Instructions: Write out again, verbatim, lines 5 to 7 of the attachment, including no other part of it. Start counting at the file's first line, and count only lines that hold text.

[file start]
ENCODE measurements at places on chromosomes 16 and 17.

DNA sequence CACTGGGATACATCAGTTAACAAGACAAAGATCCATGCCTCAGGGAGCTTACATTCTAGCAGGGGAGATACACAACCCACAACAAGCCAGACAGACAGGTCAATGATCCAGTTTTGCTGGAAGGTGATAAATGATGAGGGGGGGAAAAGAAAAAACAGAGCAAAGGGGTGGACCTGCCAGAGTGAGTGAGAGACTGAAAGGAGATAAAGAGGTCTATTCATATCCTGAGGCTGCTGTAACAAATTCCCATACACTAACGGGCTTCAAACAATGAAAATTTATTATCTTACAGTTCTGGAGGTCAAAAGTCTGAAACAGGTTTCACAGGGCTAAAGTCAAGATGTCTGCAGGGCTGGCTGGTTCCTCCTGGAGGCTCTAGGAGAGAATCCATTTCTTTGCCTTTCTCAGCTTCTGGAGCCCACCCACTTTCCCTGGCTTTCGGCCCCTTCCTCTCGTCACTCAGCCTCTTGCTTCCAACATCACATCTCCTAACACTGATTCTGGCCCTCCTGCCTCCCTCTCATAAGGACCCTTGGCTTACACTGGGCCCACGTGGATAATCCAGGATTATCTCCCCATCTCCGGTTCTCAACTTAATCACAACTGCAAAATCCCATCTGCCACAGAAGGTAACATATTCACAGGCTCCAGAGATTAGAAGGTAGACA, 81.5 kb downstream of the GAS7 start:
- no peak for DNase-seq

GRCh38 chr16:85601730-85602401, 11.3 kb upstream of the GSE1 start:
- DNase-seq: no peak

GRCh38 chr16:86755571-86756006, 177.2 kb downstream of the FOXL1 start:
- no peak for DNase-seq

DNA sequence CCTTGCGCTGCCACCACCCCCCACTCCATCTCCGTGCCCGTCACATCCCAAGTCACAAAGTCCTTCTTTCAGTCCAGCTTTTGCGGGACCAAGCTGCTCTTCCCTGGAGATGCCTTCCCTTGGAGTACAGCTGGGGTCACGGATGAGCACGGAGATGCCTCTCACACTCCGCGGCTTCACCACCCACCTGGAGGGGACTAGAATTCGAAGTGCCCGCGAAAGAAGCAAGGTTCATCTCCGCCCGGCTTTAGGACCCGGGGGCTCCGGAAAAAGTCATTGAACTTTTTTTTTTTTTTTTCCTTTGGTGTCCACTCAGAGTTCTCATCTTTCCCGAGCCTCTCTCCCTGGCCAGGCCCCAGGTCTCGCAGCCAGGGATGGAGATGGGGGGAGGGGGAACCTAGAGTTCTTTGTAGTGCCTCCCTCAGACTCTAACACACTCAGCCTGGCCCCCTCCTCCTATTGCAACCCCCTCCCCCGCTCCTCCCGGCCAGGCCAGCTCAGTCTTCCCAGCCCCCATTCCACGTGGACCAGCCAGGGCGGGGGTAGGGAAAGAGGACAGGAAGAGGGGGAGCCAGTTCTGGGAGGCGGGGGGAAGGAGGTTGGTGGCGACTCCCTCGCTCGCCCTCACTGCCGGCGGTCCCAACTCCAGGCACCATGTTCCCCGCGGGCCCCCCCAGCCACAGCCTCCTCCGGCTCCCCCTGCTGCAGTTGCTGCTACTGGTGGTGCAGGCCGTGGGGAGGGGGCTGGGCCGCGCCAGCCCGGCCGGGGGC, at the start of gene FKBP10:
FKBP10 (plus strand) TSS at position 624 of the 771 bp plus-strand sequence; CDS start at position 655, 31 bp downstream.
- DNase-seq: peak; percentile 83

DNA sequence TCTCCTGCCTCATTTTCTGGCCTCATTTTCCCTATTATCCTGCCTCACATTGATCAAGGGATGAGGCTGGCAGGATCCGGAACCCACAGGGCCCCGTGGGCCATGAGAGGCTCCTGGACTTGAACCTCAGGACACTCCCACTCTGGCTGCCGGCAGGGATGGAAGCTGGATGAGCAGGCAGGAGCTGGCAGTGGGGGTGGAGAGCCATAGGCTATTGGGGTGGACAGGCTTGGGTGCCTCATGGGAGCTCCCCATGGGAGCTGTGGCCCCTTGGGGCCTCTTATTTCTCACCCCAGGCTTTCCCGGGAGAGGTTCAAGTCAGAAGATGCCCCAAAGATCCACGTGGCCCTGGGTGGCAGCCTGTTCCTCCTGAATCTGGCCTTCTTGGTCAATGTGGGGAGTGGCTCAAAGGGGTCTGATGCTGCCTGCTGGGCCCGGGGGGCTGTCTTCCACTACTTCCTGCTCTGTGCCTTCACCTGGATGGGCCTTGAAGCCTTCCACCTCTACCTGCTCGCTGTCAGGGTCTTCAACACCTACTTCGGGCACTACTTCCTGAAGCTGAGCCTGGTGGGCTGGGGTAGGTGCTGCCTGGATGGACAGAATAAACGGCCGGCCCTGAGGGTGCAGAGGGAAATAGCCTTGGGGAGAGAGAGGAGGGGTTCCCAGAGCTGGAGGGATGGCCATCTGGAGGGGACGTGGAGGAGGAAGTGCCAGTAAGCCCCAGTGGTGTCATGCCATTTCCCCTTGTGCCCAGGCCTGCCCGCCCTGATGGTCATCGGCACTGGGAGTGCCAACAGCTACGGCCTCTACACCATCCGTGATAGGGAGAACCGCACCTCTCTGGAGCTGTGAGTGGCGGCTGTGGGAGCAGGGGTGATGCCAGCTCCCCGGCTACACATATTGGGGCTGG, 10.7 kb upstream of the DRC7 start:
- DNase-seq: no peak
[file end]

- DNase-seq: no peak

GRCh38 chr16:86755571-86756006, 177.2 kb downstream of the FOXL1 start:
- no peak for DNase-seq